This post is part 2 of a 2-part series. Read the 1st one here.
Article 23 in the Draft Constitution
When the Constitution was being drafted, the Rights under Articles 29 and 30 were clubbed under a common Article 23. This Article had 3 clauses. Clause 3 had 2-sub-clauses. The entire Article consisted of clause 23(1), 23(2) and 23(3)(a) and 23(3)(b).
Two crucial amendments to Draft Article 23
On the 8th of December 1948, Pandit Thakurdas Bhargava moved 2 important amendments to the above draft. In a significant development, both these amendments were accepted in full by Dr B R Ambedkar.
The first amendment proposed a re-write of sub-clause 2. The proposed wording was
“No citizen shall be denied admission into any educational institution maintained by the State or receiving aid out of State funds on grounds only of religion, race, caste, language or any of them“
While justifying this amendment, Pandit Bhargava laid down his arguments on 3 different aspects
1) The first change was to replace the word ‘minority’ with ‘any section of the citizens’. This was proposed because Pandit Bhargava felt that when it came to educational rights, there should NOT BE any discrimination between majority and minority
“In educational matters, I cannot understand, from the national point of view, how any discrimination can be justified in favour of a minority or a majority”
2) The second change was to include institutions which received State aid, in addition to those institutions which were run by the State
3) The third, and *critical* change, was to remove the word ‘community’ from the clause and replace it with ‘race or caste’. This was done because Pandit Bhargava felt that whatever was conveyed by the word ‘community’ was already fully captured by the words ‘religion’ and ‘language’. His full explanation on this aspect is given below
“Now, Sir, the word ‘community’ is sought to be removed from this provision because ‘community’ has no meaning. If it is a fact that the existence of a community is determined by some common characteristic and all communities are covered by the words religion or language, then ‘community’ as such has no basis. So the word ‘community’ is meaningless and the words substituted are ‘race or caste’. So this provision is so broadened that on the score of caste, race, language, or religion no discrimination can be allowed”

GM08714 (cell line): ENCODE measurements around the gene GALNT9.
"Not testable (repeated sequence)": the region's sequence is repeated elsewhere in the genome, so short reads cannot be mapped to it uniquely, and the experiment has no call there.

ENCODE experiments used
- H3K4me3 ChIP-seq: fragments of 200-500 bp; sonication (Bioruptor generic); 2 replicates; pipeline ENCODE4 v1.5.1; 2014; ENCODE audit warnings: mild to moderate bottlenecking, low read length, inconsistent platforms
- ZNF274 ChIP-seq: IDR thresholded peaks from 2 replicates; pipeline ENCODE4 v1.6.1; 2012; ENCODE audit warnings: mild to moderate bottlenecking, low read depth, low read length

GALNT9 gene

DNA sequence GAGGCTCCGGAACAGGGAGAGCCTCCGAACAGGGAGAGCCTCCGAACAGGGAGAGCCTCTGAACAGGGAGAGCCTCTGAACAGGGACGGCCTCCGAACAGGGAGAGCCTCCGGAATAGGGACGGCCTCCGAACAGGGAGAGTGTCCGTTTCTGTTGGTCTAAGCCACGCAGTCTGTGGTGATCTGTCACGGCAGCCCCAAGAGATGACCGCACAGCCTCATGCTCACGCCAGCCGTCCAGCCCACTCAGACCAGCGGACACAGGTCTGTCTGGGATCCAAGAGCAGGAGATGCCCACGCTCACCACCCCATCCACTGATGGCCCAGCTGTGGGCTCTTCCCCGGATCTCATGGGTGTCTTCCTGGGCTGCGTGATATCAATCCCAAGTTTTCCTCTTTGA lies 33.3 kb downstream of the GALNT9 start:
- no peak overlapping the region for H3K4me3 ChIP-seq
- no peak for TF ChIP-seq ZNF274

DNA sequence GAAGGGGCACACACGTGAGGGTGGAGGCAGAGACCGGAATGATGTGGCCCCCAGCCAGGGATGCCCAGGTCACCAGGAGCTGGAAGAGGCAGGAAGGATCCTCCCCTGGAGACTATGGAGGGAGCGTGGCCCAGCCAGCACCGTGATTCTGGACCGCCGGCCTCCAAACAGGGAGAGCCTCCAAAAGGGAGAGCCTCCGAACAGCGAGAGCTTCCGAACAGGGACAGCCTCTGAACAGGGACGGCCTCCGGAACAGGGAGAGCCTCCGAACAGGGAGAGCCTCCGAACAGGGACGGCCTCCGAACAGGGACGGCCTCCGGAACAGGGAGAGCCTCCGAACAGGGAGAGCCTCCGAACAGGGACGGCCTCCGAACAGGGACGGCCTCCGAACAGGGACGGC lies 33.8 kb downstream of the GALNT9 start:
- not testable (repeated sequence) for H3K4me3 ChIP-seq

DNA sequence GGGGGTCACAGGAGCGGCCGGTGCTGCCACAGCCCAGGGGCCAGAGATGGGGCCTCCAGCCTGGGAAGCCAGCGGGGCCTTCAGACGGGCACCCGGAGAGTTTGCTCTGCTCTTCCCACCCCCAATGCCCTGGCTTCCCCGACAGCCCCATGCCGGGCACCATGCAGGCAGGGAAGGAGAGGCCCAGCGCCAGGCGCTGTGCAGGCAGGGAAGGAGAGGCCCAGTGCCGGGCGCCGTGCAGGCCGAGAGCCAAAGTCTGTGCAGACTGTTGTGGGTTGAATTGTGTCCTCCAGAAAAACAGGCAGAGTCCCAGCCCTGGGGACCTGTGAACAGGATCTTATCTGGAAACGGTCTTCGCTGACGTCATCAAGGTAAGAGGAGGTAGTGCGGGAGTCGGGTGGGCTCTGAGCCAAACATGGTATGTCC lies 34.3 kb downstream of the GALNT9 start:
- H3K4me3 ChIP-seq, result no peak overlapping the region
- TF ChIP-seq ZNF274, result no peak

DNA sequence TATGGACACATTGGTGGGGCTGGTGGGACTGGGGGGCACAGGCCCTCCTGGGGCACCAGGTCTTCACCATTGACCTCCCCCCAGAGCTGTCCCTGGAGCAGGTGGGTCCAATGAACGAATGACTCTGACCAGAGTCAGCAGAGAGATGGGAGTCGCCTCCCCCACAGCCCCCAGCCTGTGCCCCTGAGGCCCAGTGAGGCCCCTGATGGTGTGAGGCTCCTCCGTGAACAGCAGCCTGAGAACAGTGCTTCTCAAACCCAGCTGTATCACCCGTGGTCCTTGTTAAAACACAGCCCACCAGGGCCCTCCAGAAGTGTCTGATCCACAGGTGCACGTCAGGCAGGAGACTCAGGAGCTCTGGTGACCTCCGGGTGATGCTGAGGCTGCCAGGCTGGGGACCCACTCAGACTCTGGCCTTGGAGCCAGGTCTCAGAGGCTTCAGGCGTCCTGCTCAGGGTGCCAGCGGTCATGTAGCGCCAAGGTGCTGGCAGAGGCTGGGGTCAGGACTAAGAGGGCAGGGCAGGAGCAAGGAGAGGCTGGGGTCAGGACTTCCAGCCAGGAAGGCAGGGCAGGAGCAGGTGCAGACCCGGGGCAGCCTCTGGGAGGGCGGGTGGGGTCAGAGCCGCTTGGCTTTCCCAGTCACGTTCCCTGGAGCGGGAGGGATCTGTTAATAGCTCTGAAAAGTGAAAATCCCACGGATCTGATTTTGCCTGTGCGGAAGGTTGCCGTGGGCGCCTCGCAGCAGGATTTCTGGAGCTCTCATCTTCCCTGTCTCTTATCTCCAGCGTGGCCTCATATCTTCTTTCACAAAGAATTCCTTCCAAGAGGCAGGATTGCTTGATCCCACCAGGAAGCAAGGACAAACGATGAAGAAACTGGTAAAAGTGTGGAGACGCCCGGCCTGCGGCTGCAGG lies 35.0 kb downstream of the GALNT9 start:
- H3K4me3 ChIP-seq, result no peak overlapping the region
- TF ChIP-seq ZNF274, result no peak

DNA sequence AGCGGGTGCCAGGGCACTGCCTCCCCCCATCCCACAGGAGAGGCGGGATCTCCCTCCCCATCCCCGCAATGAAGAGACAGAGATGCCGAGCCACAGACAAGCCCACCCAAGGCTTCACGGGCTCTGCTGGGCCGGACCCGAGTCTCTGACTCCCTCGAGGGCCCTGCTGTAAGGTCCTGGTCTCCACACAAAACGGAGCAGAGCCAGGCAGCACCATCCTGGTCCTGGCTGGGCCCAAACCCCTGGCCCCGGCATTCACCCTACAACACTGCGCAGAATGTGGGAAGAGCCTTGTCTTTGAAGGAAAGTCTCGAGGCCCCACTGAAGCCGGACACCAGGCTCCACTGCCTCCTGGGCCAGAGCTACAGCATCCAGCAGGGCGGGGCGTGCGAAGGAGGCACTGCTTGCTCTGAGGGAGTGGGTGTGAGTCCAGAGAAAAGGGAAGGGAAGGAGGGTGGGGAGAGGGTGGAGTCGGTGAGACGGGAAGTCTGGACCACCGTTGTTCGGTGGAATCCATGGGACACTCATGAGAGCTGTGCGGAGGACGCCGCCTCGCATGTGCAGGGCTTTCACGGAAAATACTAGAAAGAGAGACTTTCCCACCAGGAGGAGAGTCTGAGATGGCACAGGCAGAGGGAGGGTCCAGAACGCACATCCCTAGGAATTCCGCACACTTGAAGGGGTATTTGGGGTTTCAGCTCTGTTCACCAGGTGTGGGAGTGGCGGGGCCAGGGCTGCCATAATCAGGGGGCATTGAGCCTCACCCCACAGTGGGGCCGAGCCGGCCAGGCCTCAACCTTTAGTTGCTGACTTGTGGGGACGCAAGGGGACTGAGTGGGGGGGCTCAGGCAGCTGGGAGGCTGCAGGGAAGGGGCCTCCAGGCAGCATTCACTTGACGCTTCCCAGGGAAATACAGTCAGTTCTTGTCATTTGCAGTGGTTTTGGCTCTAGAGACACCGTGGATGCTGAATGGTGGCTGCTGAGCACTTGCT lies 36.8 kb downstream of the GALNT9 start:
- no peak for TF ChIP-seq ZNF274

As noted above, this entire amendment was accepted by Dr B R Ambedkar and the same was included in the Constitution as Article 29(2)
This was a change to Article 23(3)(a) which eventually became Article 30(1). Let us look at the ‘before’ and ‘after’ versions of this clause.
“All minorities, whether based on religion, community or language, shall have the right to establish and administer educational institutions of their choice”
“All minorities, whether based on religion or language, shall have the right to establish and administer educational institutions of their choice”
As highlighted, the key, and only, change made here was the deletion of the word ‘community’.
Pandit Bhargava, while debating this amendment, made the following submission
“This is an amendment to amendment No. 690. There is not much to be said. The word ‘community’ as I said before has no meaning. No common characteristic can differentiate one community from another which is not covered by the words ‘religion or language’. These words sufficiently cover the field that is sought to be covered by the word ‘community’. Therefore the word ‘community’ has no meaning in that provision and therefore it should be deleted.”
The key part of the submission here is the referral to the explanation of the previous amendment. Pandit Bhargava said that the purpose of removal of ‘community’ was because it was sufficiently covered in the remaining words itself.
Dr B R Ambedkar’s explanation of the term ‘minorities’
While finally discussing inclusion of these 2 amendments, some relevant portion of Dr Ambedkar’s speech is extremely important.
While initiating the discussion on the amendments, he said thus